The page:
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The Divided Heart

From Wikipedia, the free encyclopedia

The Divided Heart
The Divided Heart UK release poster
Directed byCharles Crichton
Written byJack Whittingham
Richard Hughes
Produced byMichael Truman
StarringCornell Borchers
Yvonne Mitchell
Armin Dahlen
Alexander Knox
CinematographyOtto Heller
Edited byPeter Bezencenet
Music byGeorges Auric
Distributed byGeneral Film Distributors
Republic Pictures (US)
Release dates
  • 9 November 1954 (1954-11-09) (UK)
  • 11 August 1955 (1955-08-11) (US)
Running time
89 minutes
CountryUnited Kingdom

The Divided Heart is a 1954 British black-and-white drama film directed by Charles Crichton and starring Cornell Borchers, Yvonne Mitchell and Armin Dahlen. The film is based on a true story[1][2] of a child, whose father was a member of Slovenian Partisans executed by Nazis and whose mother was deported to the Auschwitz concentration camp, while little Ivan was, like other 300 babies and young children from Slovenia, whose parents were declared Banditen by Nazis, sent to Germany in a Nazi program known as Lebensborn.

It was made at Ealing Studios with sets designed by the art director Edward Carrick. Location shooting took place around St. Johann in Tirol in Austria.[3] The script was written by Jack Whittingham and Richard Hughes. It was produced by Michael Truman and edited by Peter Bezencenet, with cinematography by Otto Heller and music by Georges Auric. The Divided Heart was widely admired, and won three British Academy Film Awards.

Crichton said he was "deeply emotionally involved with" the film which he said "just about broke even."[4]

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During the Second World War, a three-year-old boy is found wandering alone in Germany. No family can be traced, and it is presumed that his parents and siblings have been casualties of war. The child is placed in an orphanage, from where he is subsequently adopted by a childless couple, whom he grows to love and accept as his parents. When the boy is 10 years old, his natural mother is found alive in Yugoslavia where she has survived the war as a refugee. She travels to Germany to claim her child, having lost her husband and two other children in the war. The film focuses on the moral dilemma of the situation: should the child remain with the adoptive parents who have given him a loving and happy home, or be returned to his natural mother who has lost everything else, and to what extent should the child's own wishes be taken into account? The case is finally referred to a three-man court, who will decide the child's future. As in the true story on which the film is based, he is returned to his biological mother.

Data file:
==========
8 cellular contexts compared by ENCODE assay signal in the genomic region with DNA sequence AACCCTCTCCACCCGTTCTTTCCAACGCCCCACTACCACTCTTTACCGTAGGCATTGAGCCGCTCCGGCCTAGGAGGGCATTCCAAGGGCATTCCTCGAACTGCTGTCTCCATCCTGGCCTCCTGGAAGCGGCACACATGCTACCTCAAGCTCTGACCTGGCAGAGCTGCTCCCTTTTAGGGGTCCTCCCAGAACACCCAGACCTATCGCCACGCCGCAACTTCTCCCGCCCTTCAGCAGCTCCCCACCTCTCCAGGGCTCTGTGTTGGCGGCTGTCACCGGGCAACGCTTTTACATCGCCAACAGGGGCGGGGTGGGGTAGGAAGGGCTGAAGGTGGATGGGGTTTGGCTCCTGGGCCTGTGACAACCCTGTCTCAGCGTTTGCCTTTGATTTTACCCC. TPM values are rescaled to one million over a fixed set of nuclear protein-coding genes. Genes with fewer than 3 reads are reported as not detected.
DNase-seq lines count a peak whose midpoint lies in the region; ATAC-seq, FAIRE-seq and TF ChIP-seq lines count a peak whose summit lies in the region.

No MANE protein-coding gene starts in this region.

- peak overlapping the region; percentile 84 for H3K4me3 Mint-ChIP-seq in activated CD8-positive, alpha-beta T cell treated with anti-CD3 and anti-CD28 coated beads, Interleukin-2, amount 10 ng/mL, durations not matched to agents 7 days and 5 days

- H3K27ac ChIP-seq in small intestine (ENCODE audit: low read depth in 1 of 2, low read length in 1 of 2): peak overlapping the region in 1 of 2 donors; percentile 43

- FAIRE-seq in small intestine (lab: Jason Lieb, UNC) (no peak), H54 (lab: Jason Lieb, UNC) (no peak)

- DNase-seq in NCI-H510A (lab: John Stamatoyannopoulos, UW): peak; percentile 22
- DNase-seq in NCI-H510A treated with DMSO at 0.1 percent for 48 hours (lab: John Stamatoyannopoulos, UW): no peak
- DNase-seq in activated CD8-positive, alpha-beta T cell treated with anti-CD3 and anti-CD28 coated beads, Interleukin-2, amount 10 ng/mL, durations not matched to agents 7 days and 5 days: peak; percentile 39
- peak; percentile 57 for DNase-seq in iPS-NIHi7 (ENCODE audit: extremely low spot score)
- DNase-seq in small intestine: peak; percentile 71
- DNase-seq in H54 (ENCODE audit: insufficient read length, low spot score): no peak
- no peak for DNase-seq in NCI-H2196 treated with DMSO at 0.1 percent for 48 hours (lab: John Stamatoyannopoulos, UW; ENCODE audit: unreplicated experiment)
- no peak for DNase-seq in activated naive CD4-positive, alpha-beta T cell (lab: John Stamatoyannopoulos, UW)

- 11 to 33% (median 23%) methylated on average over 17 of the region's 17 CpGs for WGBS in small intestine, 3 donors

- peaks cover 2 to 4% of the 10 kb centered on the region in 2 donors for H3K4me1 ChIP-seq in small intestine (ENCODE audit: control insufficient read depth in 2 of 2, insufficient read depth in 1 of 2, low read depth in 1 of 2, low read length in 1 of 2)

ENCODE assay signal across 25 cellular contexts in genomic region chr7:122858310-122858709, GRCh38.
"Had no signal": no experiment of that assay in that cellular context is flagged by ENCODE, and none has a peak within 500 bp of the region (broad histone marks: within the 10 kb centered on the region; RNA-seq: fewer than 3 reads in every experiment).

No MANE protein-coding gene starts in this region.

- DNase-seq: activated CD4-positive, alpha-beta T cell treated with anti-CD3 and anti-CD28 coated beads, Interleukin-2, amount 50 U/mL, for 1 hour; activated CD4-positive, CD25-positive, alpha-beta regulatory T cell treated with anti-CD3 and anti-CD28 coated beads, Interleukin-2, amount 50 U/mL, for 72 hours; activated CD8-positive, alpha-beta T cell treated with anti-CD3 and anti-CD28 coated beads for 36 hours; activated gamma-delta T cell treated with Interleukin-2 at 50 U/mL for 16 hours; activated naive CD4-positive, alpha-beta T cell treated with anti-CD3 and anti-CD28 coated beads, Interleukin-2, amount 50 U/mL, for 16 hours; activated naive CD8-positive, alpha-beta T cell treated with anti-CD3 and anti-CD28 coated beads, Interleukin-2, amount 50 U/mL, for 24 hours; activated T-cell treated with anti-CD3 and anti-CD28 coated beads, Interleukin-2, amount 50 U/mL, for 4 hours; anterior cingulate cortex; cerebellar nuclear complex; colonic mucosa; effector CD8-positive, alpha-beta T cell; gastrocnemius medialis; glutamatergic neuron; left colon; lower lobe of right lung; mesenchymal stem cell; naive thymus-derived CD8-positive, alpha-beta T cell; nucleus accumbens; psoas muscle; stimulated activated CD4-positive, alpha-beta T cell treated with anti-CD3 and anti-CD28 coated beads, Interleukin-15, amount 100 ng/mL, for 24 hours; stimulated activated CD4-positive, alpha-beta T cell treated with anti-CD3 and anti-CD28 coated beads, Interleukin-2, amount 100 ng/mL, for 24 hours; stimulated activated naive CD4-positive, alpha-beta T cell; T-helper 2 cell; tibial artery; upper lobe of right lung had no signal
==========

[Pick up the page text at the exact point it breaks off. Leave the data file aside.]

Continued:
Reception and awards

The Divided Heart was a popular and critical success, being highly praised for its sensitivity, emotional impact and the even-handedness with which it dealt with its subject matter. While noting that the film's ending reportedly left many viewers feeling disappointed and let down, critics conceded that it would have been impossible for a storyline of this nature to reach a conclusion which pleased everyone. In a contemporary review in The New York Times, noted critic Bosley Crowther wrote: "This is a bleak, heart-rending problem, as it is finely presented in this film with exceptionally sensitive understanding and scrupulous integrity. And the fact that it cannot be unraveled to the satisfaction of simply an indication that a happy solution is beyond the power of a man as wise as Solomon—or even the author of the script—to hit upon."[5]


The Divided Heart was nominated in six categories at the 1955 British Academy Film Awards and won three, with Mitchell being named Best British Actress and Borchers picking up the Best Foreign Actress award. Separate awards for British and foreign actresses were given between 1952 and 1967 (after which they were combined into one Best Actress award), and this was the only year in which both awards were won by actresses from the same film. The film also won the UN Award. It also received nominations in the Best Film and Best British Film categories, and Whittingham was nominated for Best British Screenplay.[6] In the U.S., The Divided Heart was named among the top 5 foreign films at the 1955 National Board of Review Awards.[7]


  1. ^ A stolen boy – and a divided heart, Slovenia Revealed, TV Slovenia website, 2015
  2. ^ Life Magazine 13 October 1952
  3. ^ Senn, Bryan. Ski Films: A Comprehensive Guide. McFarland, 2022. p.58
  4. ^ "Charles Crichton Interview" (PDF). British Entertainment History Project. 14 December 1988. p. 20-21.
  5. ^ "The Divided Heart" review by Bosley Crowther New York Times, 4 August 1955. Retrieved 22 July 2010
  6. ^ British Academy Film Awards 1955 - winners and nominations Retrieved 22 July 2010
  7. ^ National Board of Review - awards for 1955 Archived 29 September 2007 at the Wayback Machine Retrieved 22 July 2010

External links

This page was last edited on 17 March 2023, at 17:32
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